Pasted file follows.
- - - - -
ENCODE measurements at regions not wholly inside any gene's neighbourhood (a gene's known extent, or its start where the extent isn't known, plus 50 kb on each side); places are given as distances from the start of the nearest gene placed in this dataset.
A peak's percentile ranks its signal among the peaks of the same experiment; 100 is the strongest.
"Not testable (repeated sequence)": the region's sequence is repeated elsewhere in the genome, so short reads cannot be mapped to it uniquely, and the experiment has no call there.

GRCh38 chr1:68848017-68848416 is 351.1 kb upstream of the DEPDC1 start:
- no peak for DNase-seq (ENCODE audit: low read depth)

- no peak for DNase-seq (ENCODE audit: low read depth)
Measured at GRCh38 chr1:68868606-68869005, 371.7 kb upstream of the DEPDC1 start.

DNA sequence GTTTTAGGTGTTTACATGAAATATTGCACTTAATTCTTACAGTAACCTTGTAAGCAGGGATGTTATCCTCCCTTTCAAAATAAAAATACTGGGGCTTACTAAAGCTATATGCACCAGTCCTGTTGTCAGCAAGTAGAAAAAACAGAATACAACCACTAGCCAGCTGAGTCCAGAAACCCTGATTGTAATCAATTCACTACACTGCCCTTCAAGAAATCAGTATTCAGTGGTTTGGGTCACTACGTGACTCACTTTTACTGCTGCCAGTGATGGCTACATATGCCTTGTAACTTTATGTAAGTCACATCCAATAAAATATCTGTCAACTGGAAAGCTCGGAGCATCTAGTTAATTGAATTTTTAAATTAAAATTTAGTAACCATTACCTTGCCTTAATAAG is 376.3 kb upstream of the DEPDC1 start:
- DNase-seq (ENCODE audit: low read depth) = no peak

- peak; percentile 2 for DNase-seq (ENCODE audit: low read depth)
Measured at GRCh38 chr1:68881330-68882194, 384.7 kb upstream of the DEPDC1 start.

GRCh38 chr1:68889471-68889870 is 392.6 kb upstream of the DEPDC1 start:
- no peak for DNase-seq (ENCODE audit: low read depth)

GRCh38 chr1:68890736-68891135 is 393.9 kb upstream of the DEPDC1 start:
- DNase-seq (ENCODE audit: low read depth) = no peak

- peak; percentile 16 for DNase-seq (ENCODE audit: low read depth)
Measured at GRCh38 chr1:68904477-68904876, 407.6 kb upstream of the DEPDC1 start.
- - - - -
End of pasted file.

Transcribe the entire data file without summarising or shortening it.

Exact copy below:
ENCODE measurements at regions not wholly inside any gene's neighbourhood (a gene's known extent, or its start where the extent isn't known, plus 50 kb on each side); places are given as distances from the start of the nearest gene placed in this dataset.
A peak's percentile ranks its signal among the peaks of the same experiment; 100 is the strongest.
"Not testable (repeated sequence)": the region's sequence is repeated elsewhere in the genome, so short reads cannot be mapped to it uniquely, and the experiment has no call there.

GRCh38 chr1:68848017-68848416 is 351.1 kb upstream of the DEPDC1 start:
- no peak for DNase-seq (ENCODE audit: low read depth)

- no peak for DNase-seq (ENCODE audit: low read depth)
Measured at GRCh38 chr1:68868606-68869005, 371.7 kb upstream of the DEPDC1 start.

DNA sequence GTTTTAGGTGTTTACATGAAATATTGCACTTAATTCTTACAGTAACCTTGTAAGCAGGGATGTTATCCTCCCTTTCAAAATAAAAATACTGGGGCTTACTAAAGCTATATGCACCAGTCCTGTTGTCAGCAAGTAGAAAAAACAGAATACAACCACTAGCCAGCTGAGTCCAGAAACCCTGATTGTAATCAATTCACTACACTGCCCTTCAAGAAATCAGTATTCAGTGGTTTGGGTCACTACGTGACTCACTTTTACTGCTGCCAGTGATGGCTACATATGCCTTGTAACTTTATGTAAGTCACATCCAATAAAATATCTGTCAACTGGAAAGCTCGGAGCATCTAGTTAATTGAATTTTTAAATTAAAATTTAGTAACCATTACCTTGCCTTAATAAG is 376.3 kb upstream of the DEPDC1 start:
- DNase-seq (ENCODE audit: low read depth) = no peak

- peak; percentile 2 for DNase-seq (ENCODE audit: low read depth)
Measured at GRCh38 chr1:68881330-68882194, 384.7 kb upstream of the DEPDC1 start.

GRCh38 chr1:68889471-68889870 is 392.6 kb upstream of the DEPDC1 start:
- no peak for DNase-seq (ENCODE audit: low read depth)

GRCh38 chr1:68890736-68891135 is 393.9 kb upstream of the DEPDC1 start:
- DNase-seq (ENCODE audit: low read depth) = no peak

- peak; percentile 16 for DNase-seq (ENCODE audit: low read depth)
Measured at GRCh38 chr1:68904477-68904876, 407.6 kb upstream of the DEPDC1 start.